It is also shown how to recover all solutions of the time-independent Schrödinger equation in terms of solutions of the effective Schrödinger equation in the reduced state space and a Schrödinger equation in a reference state space.
    For practical calculations, it is important that the resulting formulas can be used without computing any projection operators. This leads to a modified coupled reaction channel/resonating group method framework for the calculation of multichannel scattering information.
    V.A. Mandelshtam and A. Neumaier, Further generalization and numerical implementation of pseudo-time Schrödinger equations for quantum scattering calculations, J. Theor. Comput. Chemistry 1 (2002), 1-15. physics/0204049
    ps.gz file (128K), pdf file (330K), downloading/printing problems?
    We review and further develop the recently introduced numerical approach for scattering calculations based on a so called pseudo-time Schrödinger equation, which is in turn a modification of the damped Chebyshev polynomial expansion scheme.
    The method utilizes a special energy-dependent form for the absorbing potential in the time-independent Schrödinger equation, in which the complex energy spectrum E_k is mapped to u_k inside the unit disk, where u_k are the eigenvalues of some explicitly known sparse matrix U.
    Most importantly for the numerical implementation, all the physical eigenvalues u_k are extreme eigenvalues of U, which allows one to extract these eigenvalues very efficiently by harmonic inversion of a pseudo-time autocorrelation function using the filter diagonalization method. The computation of 2T steps of the autocorrelation function requires only T sparse real matrix-vector multiplications.
    We describe and compare different schemes, effectively corresponding to different choices of the energy-dependent absorbing potential, and test them numerically by calculating resonances of the HCO molecule. Our numerical tests suggest an optimal scheme that provide accurate estimates for most resonance states.
    A. Neumaier and V.A. Mandelshtam, Pseudo-time Schrödinger equation with absorbing potential for quantum scattering calculations, Phys. Rev. Lett. 86 (2001), 5031-5034. physics/0101032
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    The Schrödinger equation with an energy-dependent complex absorbing potential, associated with a scattering system, can be reduced for a special choice of the energy-dependence to a harmonic inversion problem of a discrete pseudo-time correlation function. An efficient formula for Green's function matrix elements is also derived. Since the exact propagation up to time 2t can be done with only t real matrix-vector products, this gives an unprecedently efficient scheme for accurate calculations of quantum spectra for possibly very large systems.
    A. Neumaier, Bohmian mechanics contradicts quantum mechanics, quant-ph/0001011
    dvi.gz file (17K), ps.gz file (61K), pdf file (157K) downloading/printing problems?
    It is shown that, for a harmonic oscillator in the ground state, Bohmian mechanics and quantum mechanics predict values of opposite sign for certain time correlations.
    The discrepancy can be explained by the fact that Bohmian mechanics has no natural way to accomodate the Heisenberg picture, since the local expectation values that define the beables of the theory depend on the Heisenberg time being used to define the operators.
    Relations to measurement are discussed, too, and are shown to leave no loophole for claiming that Bohmian mechanics reproduces all predictions of quantum mechanics exactly.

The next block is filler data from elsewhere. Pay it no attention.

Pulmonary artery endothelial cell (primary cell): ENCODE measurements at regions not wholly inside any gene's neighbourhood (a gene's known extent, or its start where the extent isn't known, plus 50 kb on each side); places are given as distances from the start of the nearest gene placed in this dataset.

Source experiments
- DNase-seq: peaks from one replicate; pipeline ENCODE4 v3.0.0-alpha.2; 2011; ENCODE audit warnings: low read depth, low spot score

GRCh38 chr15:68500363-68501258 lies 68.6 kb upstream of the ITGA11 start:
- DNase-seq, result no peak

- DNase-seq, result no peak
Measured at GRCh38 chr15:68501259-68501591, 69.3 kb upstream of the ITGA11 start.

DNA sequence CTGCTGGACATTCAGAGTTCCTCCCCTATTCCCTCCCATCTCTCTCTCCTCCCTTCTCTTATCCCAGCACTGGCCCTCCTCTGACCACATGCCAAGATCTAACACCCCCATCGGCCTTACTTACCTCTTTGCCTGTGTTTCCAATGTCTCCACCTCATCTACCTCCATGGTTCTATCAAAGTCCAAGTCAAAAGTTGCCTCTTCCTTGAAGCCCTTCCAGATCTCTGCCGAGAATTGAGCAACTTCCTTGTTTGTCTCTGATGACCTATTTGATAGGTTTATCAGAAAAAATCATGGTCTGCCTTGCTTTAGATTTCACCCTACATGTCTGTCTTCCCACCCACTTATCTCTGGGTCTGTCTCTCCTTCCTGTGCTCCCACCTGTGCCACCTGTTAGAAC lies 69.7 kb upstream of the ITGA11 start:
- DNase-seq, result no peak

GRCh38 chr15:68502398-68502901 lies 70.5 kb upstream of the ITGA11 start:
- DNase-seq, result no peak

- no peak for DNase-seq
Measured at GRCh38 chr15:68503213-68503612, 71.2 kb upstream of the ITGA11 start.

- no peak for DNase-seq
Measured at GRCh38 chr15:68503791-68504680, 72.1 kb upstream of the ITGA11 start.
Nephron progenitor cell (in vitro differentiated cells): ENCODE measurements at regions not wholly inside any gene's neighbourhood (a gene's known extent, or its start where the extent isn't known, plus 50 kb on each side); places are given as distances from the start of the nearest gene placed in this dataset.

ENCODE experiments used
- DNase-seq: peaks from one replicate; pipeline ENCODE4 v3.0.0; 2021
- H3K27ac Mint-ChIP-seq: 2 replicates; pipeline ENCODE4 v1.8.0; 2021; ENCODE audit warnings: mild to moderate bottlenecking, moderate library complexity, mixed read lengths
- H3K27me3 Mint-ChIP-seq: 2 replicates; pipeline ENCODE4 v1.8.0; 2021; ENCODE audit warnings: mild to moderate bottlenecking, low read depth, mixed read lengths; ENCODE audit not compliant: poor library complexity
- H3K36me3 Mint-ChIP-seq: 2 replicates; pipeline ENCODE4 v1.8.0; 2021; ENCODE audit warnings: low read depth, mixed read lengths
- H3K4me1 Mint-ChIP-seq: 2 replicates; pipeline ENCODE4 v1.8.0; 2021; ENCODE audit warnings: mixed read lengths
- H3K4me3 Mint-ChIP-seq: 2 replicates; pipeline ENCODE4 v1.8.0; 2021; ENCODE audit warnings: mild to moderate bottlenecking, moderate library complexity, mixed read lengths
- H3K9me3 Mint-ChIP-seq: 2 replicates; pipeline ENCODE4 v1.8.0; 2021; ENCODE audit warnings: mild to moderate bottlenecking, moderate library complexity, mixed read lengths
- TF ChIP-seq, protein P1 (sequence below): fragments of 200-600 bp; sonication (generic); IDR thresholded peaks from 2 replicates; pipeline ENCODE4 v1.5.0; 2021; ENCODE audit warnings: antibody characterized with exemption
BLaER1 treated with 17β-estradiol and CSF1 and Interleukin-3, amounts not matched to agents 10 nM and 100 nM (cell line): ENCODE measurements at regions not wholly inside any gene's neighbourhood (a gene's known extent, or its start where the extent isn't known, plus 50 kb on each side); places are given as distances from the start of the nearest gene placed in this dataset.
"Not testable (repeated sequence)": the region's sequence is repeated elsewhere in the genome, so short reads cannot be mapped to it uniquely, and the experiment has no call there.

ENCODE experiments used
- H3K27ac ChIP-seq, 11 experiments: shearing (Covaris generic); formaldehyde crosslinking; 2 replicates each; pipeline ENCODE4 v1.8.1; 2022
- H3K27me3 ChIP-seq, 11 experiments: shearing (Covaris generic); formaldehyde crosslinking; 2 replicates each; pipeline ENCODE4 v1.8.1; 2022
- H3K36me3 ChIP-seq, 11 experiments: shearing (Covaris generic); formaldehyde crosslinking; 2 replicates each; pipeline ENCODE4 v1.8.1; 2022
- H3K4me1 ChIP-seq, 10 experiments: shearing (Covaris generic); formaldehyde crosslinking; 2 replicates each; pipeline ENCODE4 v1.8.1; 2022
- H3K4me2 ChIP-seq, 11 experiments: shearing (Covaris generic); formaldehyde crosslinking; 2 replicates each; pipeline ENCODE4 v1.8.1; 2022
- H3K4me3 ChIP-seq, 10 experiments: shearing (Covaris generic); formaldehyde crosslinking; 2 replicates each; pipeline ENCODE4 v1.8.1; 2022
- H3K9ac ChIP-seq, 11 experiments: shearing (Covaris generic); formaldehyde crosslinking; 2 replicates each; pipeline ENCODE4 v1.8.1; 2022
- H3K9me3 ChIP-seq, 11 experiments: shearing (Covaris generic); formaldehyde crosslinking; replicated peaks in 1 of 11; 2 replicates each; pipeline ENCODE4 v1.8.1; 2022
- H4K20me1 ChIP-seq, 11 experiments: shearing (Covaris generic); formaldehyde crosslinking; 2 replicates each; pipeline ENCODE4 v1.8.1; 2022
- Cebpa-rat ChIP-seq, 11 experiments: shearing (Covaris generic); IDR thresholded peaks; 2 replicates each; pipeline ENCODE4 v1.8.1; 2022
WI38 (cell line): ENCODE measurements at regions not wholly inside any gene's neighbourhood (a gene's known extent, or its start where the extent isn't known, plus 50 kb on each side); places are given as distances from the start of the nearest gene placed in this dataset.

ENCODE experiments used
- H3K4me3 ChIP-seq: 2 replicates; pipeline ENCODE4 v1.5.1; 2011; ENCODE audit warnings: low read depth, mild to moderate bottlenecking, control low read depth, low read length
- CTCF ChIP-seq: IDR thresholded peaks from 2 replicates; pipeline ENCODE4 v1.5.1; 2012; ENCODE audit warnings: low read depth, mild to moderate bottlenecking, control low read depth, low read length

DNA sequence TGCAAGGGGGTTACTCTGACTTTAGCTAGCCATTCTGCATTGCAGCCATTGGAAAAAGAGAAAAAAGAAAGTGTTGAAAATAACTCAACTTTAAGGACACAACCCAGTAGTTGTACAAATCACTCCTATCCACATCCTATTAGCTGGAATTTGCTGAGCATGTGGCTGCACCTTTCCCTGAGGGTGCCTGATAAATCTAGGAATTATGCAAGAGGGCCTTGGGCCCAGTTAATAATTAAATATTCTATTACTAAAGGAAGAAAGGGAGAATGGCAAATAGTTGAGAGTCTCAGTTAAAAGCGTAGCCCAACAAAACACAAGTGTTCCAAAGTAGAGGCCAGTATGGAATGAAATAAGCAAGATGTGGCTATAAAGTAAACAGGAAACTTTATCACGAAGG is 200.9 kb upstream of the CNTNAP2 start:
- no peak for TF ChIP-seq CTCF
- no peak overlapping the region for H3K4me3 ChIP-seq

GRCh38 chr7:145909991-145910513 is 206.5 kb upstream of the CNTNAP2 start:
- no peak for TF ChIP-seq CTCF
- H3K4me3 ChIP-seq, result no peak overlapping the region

G. Zauner, Quantendesigns - Grundzüge einer nichtkommutativen Designtheorie, Dissertation, Institut für Mathematik, Universität Wien, Wien 1999.
    (in German; English title: Quantum designs - foundations of a non-commutative theory of designs)
    ps.gz file (202K), pdf file (557K), downloading/printing problems?
    Quantum designs are sets of subspaces, or equivalent sets of orthogonal projection matrices, in complex finite dimensional vector spaces with certain properties. These structures are generalizations of classical t-designs (the special case of pairwise commuting matrices), spherical designs, complex t-designs and equi-isoclinic subspaces. All elements of quantum design theory have a natural interpretation in terms of quantum theory.
    Apart from general theory (e.g., absolute and special bounds), constructions are given for two classes of quantum designs which generalize the classical balanced incomplete block designs and affine designs. One of them gives rise to the first known class of infinitely many complex 2-designs. Also new tight complex 2-designs are constructed. The constructions have a close analogy to formalisms of quantum theory in infinite-dimensional vector spaces.
    A. Neumaier, On a realistic interpretation of quantum mechanics, quant-ph/9908071
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    The best mathematical arguments against a realistic interpretation of quantum mechanics - that gives definite but partially unknown values to all observables - are analysed and shown to be based on reasoning that is not compelling.
    This opens the door for an interpretation that, while respecting the indeterministic nature of quantum mechanics, allows to speak of definite values for all observables at any time that are, however, only partially measurable.
    The analysis also suggests new areas where the foundations of quantum theory need to be tested.
    A. Neumaier, On the Many-Worlds-Interpretation, Manuscript (1999)
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    These comments intend to show that quantum paradoxes are not resolved by the "many-worlds" interpretation or metatheory of quantum mechanics; instead, the latter is full of home-made puzzles and ambiguities.
    A. Neumaier, W. Huyer and E. Bornberg-Bauer, Hydrophobicity Analysis of Amino Acids, WWW-Document (1999).